Rouhani has to be -- has to be able to show Iran's Supreme Leader and Revolutionary Guards that the reformists can actually get the United States to offer these things. That's how you build momentum for reform in Iran.

AMANPOUR: And of course Iran has to show the United States, the West and Israel that there's going to be total transparency and that they're not going for a weapon.

Can he deliver on that?

NASR: This is a give-and-take, in other words, each side has to risk a little and be willing to offer something. And then you go from there.

So he's talked about transparency. He's talked about constructive engagement. Those are all positive things. We have to test those things. But he has to also know that if he takes a serious step in the direction of transparency, that he will not end up where he ended up in --


AMANPOUR: But you think the regime as a whole wants this, Supreme Leader, the Revolutionary Guards; do they want a ratcheting down of the crisis?

NASR: I think they want the sanctions to go away. Iran is really hurting. They may not be -- they may not want to give up the nuclear program but they know that they can't survive under the sanctions. The country's hurting.

So lifting sanctions is an objective. And they have to be -- they have to realize they have to give something for that. And that has to come out of the constructive negotiation process.

AMANPOUR: Let's move quickly to Syria because Dr. Rouhani has actually talked about it just the day before his election in an interview in Iran.

He said, "In my opinion, in order to reach a just solution in Syria that's accepted by all parties, Iran can play the role of mediator between the Syrian government and the opposition that is working hard to achieve democracy and good governance."

Can Iran actually play a role? Because right now we know the role it's playing is bolstering Assad and actually helping turn the tide in Assad's favor along with Hezbollah in Syria.

NASR: Well, Iran wants this conflict to go away. They don't want to lose. But they want the conflict to stop. And that's a beginning.

And secondly you're not going to get to any kind of a peace deal on Syria unless Iran is on board, because Iran is the most important of Assad's backers.

It is a possibility to use the new phase in Iran to see whether we can engage them and is a potential to see whether Rouhani would be willing to play a constructive role in the Geneva conference. It's a very, very slim chance but we have to use this opening in Iran to try and do things with them.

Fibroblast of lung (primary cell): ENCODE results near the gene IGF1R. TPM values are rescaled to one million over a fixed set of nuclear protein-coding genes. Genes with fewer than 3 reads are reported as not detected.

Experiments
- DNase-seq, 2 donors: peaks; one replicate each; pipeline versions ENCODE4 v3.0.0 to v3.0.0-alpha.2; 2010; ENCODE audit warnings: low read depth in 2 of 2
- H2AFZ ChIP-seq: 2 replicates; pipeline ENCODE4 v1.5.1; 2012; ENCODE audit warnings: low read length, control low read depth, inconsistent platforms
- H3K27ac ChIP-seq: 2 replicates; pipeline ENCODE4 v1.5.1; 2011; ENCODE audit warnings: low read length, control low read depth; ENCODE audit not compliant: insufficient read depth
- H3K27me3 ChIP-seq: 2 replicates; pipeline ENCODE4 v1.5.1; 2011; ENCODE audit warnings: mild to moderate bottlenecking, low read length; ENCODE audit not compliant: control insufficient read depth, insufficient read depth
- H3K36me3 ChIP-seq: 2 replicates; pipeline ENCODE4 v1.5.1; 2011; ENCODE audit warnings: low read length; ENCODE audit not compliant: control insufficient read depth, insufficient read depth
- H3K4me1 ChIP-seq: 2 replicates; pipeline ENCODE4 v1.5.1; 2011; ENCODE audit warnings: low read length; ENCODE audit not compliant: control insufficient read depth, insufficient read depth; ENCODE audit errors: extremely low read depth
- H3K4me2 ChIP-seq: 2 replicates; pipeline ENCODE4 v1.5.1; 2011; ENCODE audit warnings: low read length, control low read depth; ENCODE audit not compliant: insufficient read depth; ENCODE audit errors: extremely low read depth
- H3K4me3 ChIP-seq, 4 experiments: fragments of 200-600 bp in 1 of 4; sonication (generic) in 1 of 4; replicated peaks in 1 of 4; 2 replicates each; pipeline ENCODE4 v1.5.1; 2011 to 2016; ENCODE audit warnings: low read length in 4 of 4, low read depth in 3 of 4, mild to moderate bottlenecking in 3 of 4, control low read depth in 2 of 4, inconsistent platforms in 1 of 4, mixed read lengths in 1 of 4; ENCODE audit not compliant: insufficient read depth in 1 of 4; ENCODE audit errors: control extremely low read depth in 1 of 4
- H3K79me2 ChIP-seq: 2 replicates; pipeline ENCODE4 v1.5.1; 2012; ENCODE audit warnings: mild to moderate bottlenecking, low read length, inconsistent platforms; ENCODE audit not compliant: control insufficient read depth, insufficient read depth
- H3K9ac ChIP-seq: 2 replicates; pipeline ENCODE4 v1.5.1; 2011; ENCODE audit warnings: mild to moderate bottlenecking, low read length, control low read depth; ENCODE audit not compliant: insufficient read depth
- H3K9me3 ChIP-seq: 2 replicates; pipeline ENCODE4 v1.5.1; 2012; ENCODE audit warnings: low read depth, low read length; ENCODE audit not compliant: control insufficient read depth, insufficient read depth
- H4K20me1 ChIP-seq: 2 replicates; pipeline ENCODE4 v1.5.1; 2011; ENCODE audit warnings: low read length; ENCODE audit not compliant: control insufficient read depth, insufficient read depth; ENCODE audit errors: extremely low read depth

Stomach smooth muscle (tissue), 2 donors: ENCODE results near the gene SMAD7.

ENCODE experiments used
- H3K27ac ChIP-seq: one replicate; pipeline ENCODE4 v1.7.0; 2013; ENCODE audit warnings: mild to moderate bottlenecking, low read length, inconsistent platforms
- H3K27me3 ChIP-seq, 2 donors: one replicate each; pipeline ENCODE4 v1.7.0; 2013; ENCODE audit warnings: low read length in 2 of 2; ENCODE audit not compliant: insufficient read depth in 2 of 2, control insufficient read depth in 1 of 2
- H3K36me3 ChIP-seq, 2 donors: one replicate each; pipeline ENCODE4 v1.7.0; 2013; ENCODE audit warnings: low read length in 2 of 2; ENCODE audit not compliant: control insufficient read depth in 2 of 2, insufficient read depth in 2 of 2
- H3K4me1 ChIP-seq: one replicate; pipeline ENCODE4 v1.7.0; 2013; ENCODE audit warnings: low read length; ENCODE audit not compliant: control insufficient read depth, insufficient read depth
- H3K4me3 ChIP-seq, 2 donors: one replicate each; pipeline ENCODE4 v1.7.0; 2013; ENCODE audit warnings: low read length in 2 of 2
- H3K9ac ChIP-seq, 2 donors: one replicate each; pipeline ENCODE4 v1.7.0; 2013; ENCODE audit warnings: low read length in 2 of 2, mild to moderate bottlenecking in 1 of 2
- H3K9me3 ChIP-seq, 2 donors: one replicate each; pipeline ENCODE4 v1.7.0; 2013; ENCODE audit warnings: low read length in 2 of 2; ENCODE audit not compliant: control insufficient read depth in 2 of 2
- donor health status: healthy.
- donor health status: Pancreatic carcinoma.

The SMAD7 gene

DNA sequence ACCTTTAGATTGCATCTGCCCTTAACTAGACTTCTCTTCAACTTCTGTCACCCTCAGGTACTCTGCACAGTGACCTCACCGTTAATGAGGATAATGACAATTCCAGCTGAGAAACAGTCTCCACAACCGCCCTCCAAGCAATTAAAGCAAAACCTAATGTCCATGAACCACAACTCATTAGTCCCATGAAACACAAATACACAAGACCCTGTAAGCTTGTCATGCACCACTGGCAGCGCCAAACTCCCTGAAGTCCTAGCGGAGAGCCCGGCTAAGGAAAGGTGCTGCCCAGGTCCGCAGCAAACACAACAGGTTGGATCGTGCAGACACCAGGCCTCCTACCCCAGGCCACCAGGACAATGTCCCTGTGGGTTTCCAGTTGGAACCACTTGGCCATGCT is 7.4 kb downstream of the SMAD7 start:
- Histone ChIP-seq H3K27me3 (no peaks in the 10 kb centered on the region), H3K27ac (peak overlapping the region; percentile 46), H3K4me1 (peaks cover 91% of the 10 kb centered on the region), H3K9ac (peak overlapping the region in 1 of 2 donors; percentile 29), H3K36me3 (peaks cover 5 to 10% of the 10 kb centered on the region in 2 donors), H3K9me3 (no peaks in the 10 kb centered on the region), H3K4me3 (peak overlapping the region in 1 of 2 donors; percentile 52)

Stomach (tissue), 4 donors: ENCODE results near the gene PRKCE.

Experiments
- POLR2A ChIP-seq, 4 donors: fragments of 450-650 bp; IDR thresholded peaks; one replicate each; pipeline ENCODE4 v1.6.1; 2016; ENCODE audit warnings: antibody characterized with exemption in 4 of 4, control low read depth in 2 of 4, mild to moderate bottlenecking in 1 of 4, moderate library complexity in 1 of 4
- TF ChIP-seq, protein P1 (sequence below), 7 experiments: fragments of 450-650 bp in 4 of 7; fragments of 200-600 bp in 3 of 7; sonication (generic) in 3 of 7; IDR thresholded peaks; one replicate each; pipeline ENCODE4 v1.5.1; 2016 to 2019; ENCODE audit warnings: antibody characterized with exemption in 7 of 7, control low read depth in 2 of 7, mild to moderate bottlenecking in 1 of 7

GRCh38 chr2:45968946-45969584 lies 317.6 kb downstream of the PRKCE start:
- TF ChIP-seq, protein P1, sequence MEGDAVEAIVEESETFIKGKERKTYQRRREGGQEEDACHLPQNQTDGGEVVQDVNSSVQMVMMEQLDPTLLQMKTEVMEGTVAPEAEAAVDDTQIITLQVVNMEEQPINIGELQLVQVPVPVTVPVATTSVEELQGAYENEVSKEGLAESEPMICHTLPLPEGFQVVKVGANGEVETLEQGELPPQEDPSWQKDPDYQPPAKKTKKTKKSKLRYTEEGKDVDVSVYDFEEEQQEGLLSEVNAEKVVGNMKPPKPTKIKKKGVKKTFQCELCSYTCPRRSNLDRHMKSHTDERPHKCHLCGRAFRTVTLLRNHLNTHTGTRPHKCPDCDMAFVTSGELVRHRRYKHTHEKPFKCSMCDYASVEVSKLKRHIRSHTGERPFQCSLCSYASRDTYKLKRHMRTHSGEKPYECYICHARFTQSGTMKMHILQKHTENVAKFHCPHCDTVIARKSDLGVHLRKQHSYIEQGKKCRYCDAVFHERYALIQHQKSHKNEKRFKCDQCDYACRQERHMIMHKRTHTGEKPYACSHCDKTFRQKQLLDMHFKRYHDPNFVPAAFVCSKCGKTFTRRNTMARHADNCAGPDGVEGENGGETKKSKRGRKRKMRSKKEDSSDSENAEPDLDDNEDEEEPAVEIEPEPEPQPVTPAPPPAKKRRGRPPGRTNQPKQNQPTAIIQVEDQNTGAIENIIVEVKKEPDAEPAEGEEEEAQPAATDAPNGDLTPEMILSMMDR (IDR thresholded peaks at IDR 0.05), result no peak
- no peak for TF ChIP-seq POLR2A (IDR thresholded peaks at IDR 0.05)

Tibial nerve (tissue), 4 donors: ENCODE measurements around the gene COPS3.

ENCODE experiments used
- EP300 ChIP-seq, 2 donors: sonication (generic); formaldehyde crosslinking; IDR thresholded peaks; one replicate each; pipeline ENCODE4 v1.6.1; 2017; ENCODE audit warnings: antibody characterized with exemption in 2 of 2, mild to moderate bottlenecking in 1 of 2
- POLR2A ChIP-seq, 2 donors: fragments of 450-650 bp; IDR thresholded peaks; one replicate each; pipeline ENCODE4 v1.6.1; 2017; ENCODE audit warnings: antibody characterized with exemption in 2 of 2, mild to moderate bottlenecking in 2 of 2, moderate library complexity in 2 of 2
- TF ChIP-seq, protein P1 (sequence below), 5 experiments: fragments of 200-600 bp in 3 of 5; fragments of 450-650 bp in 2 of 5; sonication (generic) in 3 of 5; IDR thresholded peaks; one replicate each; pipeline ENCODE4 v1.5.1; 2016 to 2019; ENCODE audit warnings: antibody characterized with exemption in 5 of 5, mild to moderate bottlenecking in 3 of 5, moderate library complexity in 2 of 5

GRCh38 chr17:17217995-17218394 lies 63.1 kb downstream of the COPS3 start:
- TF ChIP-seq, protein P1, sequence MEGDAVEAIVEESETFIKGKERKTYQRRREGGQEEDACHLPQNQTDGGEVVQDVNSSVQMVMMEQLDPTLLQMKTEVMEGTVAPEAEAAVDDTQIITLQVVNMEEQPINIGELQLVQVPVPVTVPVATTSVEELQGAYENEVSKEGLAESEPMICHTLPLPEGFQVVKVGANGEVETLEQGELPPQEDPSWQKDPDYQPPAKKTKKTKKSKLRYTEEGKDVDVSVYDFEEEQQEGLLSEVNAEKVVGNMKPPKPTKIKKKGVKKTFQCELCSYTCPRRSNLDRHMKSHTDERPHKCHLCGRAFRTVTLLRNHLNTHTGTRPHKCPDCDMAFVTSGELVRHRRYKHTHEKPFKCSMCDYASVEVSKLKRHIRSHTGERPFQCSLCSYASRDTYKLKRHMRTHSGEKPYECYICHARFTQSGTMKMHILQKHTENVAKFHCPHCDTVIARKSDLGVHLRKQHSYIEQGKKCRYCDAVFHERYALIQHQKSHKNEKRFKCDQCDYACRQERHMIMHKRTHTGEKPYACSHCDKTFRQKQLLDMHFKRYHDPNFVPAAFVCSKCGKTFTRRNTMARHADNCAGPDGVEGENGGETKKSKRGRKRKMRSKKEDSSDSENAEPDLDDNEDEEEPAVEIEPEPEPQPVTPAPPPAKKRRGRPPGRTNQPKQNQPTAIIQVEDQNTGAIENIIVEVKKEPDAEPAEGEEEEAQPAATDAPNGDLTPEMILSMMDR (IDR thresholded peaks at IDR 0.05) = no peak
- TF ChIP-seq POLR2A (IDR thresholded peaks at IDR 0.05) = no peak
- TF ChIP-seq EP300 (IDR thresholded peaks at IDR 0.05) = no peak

If we treat Iran the way we did before, as if there has been no change at the top, then there will be no change in (inaudible).

AMANPOUR: Vali Nasr, thank you very much indeed.

NASR: Good to be with you.


AMANPOUR: Fascinating and important developments there in Iran.

And after a break, we turn to the power of education for women and girls around the world and for one unstoppable young girl in Haiti.

A new CNN documentary, "Girl Rising," says that it's possible to change the world one girl at a time. We'll show you when we come back.




AMANPOUR: Welcome back to the program and to a very important topic that we continue to follow very closely and that is the struggle facing tens of millions of girls around the world who just want to go to school and who know that they need an education if they're ever to break out of their cycle of poverty.

We learned of their deep commitment to this cause when the Pakistani teenager, Malala Yousafzai, was shot in the head last year simply for speaking out publicly about defying the Taliban to go to school.

And it's by now a well-known fact that an educated girl grows up to improve not just her own lot in life, but her whole country's economic development. As the saying goes, girls are not the problem; they are the problem solvers.

And this is what's driving the innovative film "Girl Rising." It's actually a call to action for educating the 66 million girls around the world who are currently not in school. The program airs on CNN this weekend and it's already been released in cinemas here in the United States. It focuses on several girls from Ethiopia to Afghanistan, Nepal, Peru and many more parts of the developing world.

We've decided to focus on the 8-year old Wadley from Haiti, whose dreams were rudely shattered after the devastating earthquake in 2010, which reduced her school to rubble.